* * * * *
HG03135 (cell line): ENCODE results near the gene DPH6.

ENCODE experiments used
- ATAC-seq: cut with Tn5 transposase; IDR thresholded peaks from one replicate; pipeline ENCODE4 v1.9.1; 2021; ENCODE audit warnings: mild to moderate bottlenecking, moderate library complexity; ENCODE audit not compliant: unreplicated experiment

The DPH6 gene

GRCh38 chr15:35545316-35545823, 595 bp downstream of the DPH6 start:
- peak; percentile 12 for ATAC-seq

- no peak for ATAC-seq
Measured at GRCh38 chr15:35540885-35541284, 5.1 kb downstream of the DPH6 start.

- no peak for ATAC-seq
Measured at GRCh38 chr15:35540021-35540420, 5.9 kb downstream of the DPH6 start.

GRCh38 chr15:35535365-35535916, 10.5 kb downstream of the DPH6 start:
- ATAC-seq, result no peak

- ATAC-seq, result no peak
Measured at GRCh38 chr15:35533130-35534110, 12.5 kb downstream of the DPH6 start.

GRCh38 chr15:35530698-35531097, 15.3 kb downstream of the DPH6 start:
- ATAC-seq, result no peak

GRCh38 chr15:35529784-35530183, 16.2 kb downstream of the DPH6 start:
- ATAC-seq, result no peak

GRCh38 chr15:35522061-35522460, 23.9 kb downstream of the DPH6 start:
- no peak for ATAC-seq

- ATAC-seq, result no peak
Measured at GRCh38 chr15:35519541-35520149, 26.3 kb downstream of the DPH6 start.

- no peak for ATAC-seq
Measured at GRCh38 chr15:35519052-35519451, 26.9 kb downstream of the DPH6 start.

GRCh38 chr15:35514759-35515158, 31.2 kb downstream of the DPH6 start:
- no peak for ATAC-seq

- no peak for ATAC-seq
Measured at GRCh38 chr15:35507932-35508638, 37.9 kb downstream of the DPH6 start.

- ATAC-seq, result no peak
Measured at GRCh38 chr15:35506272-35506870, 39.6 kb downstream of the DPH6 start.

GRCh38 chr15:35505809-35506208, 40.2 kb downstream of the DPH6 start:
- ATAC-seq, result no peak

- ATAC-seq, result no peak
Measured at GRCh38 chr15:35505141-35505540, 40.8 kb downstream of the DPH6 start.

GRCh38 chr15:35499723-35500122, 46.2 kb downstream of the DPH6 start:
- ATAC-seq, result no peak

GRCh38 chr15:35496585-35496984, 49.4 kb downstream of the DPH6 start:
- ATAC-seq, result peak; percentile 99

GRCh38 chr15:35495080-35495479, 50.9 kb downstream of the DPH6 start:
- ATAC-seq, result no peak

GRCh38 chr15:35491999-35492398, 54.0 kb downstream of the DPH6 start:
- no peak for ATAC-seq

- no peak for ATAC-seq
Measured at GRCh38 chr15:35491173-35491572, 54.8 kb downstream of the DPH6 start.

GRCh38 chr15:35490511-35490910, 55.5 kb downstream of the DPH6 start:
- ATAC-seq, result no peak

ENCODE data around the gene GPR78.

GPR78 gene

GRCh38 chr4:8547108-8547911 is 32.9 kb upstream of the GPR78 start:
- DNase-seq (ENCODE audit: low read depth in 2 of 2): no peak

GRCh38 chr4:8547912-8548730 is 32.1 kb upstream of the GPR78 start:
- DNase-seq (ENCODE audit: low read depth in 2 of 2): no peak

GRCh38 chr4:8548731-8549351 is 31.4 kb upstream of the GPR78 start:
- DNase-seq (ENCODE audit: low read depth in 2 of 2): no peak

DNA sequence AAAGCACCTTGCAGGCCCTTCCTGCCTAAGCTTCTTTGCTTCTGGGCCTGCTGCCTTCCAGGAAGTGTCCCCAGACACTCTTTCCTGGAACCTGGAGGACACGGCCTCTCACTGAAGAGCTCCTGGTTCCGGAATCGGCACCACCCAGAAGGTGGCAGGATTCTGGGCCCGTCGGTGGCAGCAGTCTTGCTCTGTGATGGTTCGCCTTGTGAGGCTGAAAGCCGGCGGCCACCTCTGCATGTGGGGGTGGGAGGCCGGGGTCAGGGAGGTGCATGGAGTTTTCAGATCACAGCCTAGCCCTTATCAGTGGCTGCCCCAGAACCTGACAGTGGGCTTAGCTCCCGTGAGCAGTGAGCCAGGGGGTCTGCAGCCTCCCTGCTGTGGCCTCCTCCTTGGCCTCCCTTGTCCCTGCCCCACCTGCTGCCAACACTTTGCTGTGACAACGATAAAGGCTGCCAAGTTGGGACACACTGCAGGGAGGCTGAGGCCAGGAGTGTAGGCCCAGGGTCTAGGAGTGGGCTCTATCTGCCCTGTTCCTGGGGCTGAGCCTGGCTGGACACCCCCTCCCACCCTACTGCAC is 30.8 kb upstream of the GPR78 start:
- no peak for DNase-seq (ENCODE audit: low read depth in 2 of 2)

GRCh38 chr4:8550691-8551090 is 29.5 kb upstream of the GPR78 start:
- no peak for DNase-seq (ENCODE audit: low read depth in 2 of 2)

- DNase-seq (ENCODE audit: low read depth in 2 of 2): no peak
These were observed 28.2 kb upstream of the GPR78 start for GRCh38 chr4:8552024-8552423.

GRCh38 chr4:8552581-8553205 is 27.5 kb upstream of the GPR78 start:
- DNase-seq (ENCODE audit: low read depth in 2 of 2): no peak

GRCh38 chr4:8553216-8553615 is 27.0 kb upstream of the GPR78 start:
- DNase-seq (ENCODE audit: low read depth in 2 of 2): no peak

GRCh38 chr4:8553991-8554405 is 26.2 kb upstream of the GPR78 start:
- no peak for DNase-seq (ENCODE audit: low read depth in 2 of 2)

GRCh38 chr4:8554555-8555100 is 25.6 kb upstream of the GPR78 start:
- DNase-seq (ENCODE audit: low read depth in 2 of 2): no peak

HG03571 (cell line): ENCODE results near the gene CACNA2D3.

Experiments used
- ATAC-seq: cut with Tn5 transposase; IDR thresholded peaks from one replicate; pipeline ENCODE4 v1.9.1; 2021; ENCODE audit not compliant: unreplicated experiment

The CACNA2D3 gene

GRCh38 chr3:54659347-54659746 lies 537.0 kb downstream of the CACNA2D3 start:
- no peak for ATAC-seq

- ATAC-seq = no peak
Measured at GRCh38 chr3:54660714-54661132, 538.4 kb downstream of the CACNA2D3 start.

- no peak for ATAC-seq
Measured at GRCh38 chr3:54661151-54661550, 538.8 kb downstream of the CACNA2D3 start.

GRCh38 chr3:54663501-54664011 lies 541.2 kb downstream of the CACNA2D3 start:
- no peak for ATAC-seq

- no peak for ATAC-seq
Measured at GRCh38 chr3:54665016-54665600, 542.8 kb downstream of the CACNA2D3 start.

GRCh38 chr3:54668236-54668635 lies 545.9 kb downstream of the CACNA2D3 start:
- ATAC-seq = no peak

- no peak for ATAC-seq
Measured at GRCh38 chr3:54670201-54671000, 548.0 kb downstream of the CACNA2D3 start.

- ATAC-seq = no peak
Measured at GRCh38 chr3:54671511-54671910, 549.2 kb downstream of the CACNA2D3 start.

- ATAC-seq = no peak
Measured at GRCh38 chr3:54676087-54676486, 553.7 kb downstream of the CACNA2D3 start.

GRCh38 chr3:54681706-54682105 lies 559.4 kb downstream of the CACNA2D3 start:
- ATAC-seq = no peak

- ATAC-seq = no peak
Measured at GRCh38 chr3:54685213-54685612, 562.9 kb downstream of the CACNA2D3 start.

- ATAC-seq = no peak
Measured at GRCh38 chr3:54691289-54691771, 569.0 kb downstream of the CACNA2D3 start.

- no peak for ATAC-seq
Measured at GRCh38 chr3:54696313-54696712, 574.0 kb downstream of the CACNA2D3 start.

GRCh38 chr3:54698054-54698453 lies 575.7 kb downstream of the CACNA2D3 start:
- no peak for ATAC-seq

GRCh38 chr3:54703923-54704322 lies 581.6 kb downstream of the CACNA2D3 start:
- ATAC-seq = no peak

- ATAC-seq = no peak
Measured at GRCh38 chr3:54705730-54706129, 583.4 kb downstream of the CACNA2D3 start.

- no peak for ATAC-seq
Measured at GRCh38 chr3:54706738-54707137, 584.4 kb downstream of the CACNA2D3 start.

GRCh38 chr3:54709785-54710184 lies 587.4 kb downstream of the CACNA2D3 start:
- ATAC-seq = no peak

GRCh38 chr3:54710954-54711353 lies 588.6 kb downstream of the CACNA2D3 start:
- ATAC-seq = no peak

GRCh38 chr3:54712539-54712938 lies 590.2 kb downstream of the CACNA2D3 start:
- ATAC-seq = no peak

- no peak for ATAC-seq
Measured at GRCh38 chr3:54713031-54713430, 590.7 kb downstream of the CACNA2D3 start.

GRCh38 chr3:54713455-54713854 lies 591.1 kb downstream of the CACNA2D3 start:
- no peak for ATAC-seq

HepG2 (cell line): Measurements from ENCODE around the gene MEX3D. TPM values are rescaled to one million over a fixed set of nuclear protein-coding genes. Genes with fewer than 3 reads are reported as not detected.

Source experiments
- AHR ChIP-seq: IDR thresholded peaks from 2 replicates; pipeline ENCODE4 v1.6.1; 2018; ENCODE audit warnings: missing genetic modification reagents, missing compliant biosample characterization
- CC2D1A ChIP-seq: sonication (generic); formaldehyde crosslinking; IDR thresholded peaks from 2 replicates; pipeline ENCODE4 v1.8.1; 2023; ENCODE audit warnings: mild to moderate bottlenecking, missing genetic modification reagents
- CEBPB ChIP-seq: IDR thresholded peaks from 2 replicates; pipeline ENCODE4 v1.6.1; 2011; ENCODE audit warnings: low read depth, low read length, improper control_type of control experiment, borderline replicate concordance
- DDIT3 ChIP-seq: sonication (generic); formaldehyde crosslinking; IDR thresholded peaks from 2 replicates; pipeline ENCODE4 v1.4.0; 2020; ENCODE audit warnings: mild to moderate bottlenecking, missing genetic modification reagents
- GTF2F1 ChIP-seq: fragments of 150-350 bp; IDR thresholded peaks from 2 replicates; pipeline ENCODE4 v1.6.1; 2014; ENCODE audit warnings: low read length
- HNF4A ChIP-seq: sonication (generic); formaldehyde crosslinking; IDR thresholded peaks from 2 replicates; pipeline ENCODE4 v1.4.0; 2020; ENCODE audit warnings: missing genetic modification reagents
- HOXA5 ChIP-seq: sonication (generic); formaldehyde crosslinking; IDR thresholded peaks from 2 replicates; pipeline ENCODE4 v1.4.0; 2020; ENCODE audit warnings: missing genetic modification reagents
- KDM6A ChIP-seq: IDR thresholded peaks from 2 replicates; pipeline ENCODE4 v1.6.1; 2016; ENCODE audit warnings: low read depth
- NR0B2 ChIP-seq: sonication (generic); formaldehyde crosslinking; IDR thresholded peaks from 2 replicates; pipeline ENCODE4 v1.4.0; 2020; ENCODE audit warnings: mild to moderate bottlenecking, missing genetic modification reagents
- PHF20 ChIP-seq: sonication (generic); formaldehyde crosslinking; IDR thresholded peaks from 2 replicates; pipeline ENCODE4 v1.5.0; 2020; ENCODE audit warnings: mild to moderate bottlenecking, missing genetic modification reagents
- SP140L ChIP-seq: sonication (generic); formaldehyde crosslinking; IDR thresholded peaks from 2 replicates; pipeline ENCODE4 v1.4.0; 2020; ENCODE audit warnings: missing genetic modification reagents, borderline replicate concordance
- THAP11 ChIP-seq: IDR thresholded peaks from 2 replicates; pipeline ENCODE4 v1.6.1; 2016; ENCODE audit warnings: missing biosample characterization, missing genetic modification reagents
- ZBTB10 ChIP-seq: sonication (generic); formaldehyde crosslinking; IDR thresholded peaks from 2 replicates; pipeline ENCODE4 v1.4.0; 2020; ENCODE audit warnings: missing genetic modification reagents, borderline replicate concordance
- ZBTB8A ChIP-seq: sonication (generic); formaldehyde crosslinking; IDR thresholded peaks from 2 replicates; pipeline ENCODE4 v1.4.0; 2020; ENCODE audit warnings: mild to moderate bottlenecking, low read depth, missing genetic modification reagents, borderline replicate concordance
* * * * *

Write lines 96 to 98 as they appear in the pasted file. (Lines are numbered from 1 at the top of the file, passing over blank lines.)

Measured at GRCh38 chr3:54691289-54691771, 569.0 kb downstream of the CACNA2D3 start.

- no peak for ATAC-seq
Measured at GRCh38 chr3:54696313-54696712, 574.0 kb downstream of the CACNA2D3 start.